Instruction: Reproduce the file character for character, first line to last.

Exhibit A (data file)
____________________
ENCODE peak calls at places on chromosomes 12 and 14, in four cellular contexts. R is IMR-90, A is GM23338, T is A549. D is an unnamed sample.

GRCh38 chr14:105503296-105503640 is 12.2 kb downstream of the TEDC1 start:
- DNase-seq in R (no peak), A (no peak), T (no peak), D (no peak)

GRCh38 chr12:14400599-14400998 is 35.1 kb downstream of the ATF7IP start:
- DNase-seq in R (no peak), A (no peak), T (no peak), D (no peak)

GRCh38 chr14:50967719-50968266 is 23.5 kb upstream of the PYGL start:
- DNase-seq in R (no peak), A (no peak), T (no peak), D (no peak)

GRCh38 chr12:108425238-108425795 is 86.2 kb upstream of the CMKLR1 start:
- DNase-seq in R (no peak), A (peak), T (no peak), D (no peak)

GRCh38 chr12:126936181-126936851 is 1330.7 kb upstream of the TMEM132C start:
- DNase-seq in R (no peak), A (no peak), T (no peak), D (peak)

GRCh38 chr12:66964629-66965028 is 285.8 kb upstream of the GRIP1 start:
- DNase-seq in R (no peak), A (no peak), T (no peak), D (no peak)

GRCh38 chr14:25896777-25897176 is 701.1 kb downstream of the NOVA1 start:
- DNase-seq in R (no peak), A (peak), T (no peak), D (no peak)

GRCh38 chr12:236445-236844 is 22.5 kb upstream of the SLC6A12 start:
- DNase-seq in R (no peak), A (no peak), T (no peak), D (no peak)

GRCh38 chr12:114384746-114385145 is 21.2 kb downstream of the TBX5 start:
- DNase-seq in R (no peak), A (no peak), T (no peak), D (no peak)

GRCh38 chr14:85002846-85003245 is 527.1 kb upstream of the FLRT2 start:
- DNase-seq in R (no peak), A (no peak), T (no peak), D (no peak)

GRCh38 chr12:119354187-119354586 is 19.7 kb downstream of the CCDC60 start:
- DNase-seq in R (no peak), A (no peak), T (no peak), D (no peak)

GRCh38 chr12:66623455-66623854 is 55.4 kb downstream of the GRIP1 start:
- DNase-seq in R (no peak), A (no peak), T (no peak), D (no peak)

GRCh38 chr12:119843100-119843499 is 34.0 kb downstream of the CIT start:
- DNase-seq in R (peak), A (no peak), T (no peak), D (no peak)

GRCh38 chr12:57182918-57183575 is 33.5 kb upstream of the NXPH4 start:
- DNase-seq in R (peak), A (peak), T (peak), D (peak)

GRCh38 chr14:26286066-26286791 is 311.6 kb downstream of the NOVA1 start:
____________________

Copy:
ENCODE peak calls at places on chromosomes 12 and 14, in four cellular contexts. R is IMR-90, A is GM23338, T is A549. D is an unnamed sample.

GRCh38 chr14:105503296-105503640 is 12.2 kb downstream of the TEDC1 start:
- DNase-seq in R (no peak), A (no peak), T (no peak), D (no peak)

GRCh38 chr12:14400599-14400998 is 35.1 kb downstream of the ATF7IP start:
- DNase-seq in R (no peak), A (no peak), T (no peak), D (no peak)

GRCh38 chr14:50967719-50968266 is 23.5 kb upstream of the PYGL start:
- DNase-seq in R (no peak), A (no peak), T (no peak), D (no peak)

GRCh38 chr12:108425238-108425795 is 86.2 kb upstream of the CMKLR1 start:
- DNase-seq in R (no peak), A (peak), T (no peak), D (no peak)

GRCh38 chr12:126936181-126936851 is 1330.7 kb upstream of the TMEM132C start:
- DNase-seq in R (no peak), A (no peak), T (no peak), D (peak)

GRCh38 chr12:66964629-66965028 is 285.8 kb upstream of the GRIP1 start:
- DNase-seq in R (no peak), A (no peak), T (no peak), D (no peak)

GRCh38 chr14:25896777-25897176 is 701.1 kb downstream of the NOVA1 start:
- DNase-seq in R (no peak), A (peak), T (no peak), D (no peak)

GRCh38 chr12:236445-236844 is 22.5 kb upstream of the SLC6A12 start:
- DNase-seq in R (no peak), A (no peak), T (no peak), D (no peak)

GRCh38 chr12:114384746-114385145 is 21.2 kb downstream of the TBX5 start:
- DNase-seq in R (no peak), A (no peak), T (no peak), D (no peak)

GRCh38 chr14:85002846-85003245 is 527.1 kb upstream of the FLRT2 start:
- DNase-seq in R (no peak), A (no peak), T (no peak), D (no peak)

GRCh38 chr12:119354187-119354586 is 19.7 kb downstream of the CCDC60 start:
- DNase-seq in R (no peak), A (no peak), T (no peak), D (no peak)

GRCh38 chr12:66623455-66623854 is 55.4 kb downstream of the GRIP1 start:
- DNase-seq in R (no peak), A (no peak), T (no peak), D (no peak)

GRCh38 chr12:119843100-119843499 is 34.0 kb downstream of the CIT start:
- DNase-seq in R (peak), A (no peak), T (no peak), D (no peak)

GRCh38 chr12:57182918-57183575 is 33.5 kb upstream of the NXPH4 start:
- DNase-seq in R (peak), A (peak), T (peak), D (peak)

GRCh38 chr14:26286066-26286791 is 311.6 kb downstream of the NOVA1 start: